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How Competitive are Whole Foods’ Lower Prices?

How Competitive are Whole Foods’ Lower Prices?

By Simon Hung

It's likely you shop at Amazon often, but you’ve probably never shopped at Whole Foods.

The upscale grocer has a reputation for inflated pricing, but Amazon is looking to change that by investing in an Amazon-friendly ecosystem in order to woo new customers, including integrating Amazon Prime as the Whole Foods rewards program. Even so, price will determine whether it’s worth it to shop there and Amazon’s first step to shedding Whole Foods’ premium reputation was by slashing prices starting August 28.

We wanted to see just how competitive some of their new lower prices are, so we visited Whole Foods and a few of their competitors in Toronto over the course of two weeks to see how they stacked up against one another.

Whole Foods
Avocados (Single)
(previously $2.25)
Organic Avocados (Single)
(previously $2.75)
(previously $0.79/lb)
Organic Bananas
(previously $1.09/lb)
Organic Almond Beverage (946ml)
(previously $3.69)
Organic Apples (Gala and Fuji)
(previously $3.49/lb)
Organic Baby Greens (142g)
(previously $4.99)
Organic Coconut Milk (400ml)
(previously $3.39)
Organic Pasta Sauce (680ml)
(previously $5.69)
Organic Peanut Butter (454g)
(previously $4.99)
Salmon Fillets
(previously $3.79/100g)
Items with * indicate instances where no organic equivalent was available and a non-organic item was used for comparison.

Several items that saw price cuts at Whole Foods are competitive with the likes of Loblaws and Sobeys -- two stores that position themselves on the higher-end in terms of product pricing. In some cases, organic prices at Whole Foods were even cheaper than non-organic equivalents.

Products with new lower prices are marked with Whole Foods + Amazon signage.

However, it’s important to remember that the price cuts only impact a small percentage of Whole Foods products. Most are staples or frequent-sellers that are unlikely to create shrink like bananas and avocados, but everything else in Whole Foods is priced the same as before.

It’s likely a strategy by Amazon to increase the chances of new shoppers entering Whole Foods and it’s worked -- Bloomberg estimates that the price cuts have led to a 25% increase in customer traffic. Once you’re in a store, it’s likely that you’ll shop for more groceries during that visit instead of specifically for the cheaper products.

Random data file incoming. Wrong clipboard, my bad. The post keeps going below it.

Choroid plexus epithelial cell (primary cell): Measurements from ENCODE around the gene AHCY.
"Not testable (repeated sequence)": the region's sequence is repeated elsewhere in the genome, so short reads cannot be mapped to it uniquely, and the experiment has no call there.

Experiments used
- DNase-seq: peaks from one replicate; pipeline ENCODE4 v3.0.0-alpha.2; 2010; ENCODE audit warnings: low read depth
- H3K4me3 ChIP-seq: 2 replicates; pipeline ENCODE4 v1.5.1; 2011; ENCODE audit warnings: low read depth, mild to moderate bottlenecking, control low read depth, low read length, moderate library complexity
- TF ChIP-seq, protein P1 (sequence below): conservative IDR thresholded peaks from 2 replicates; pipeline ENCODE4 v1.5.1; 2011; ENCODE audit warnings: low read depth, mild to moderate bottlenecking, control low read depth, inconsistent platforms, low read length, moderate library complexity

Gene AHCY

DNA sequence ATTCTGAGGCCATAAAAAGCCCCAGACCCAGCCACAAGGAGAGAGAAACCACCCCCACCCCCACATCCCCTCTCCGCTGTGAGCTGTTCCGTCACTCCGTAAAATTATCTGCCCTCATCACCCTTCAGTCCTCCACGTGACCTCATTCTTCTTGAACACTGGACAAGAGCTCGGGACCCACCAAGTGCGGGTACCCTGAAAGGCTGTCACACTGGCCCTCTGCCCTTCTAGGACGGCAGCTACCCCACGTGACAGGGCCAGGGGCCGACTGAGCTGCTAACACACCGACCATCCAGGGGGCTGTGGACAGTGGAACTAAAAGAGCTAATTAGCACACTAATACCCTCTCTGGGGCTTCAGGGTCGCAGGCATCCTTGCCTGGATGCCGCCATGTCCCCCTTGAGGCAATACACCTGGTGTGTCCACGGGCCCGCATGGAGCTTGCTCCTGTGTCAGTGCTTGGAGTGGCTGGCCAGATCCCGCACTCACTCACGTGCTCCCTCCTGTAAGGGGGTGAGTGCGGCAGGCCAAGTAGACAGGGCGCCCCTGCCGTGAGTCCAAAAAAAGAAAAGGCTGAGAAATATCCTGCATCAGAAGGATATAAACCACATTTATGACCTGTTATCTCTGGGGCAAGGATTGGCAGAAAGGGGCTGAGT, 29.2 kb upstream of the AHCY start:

Amazon has promised more price cuts in the future, but industry experts have stated that it's unlikely to create a grocery price war. Even if Amazon's future price cuts are aggressive, shoppers are unlikely to change their shopping routines -- it may be beneficial for shoppers who value organic or natural foods, but the benefits are minimal for most residents in regions with a Whole Foods.

Organic avocados saw a price cut of $0.76 after the Amazon acquisition.

That may change once Amazon finalizes their Amazon Prime integration and announce details of exclusive membership offers -- possible perks like online order and pickup, bonus savings on select brands, Prime Day-like shopping events or even a blanket discount across the store may be game-changers that make it worthwhile to subscribe to Prime and shop at Whole Foods.

Ultimately, Amazon’s acquisition of Whole Foods is more than just stores. They acquired access to a supply chain capable of rapid grocery procurement; they acquired over 400 brick and mortar locations that can be used has distribution hubs; they acquired a customer base that's willing to pay a premium when shopping; and they acquired the ability to test concepts like the Amazon Go self-serve store. The acquisition also puts them in a favourable position to bring Prime Now one-hour grocery delivery to Canada, which will reportedly launch first in Vancouver and Toronto -- two cities where Whole Foods has an established presence.

It's been less than a month since the acquisition was finalized and Whole Foods has our attention (and the attention of the grocery industry), but time will tell if they'll end up with our business as well.

Data was gathered over two weeks to account for competitor price adjustments and all pricing reflects regular price. Store-brand products or the least expensive equivalent were used for comparison. Pricing may vary by region.

1 Comment

    • any feedback on Meats? How do they compare on meat because usually they are way out to lunch regardless of organic, grass-fed, wild caught, etc.
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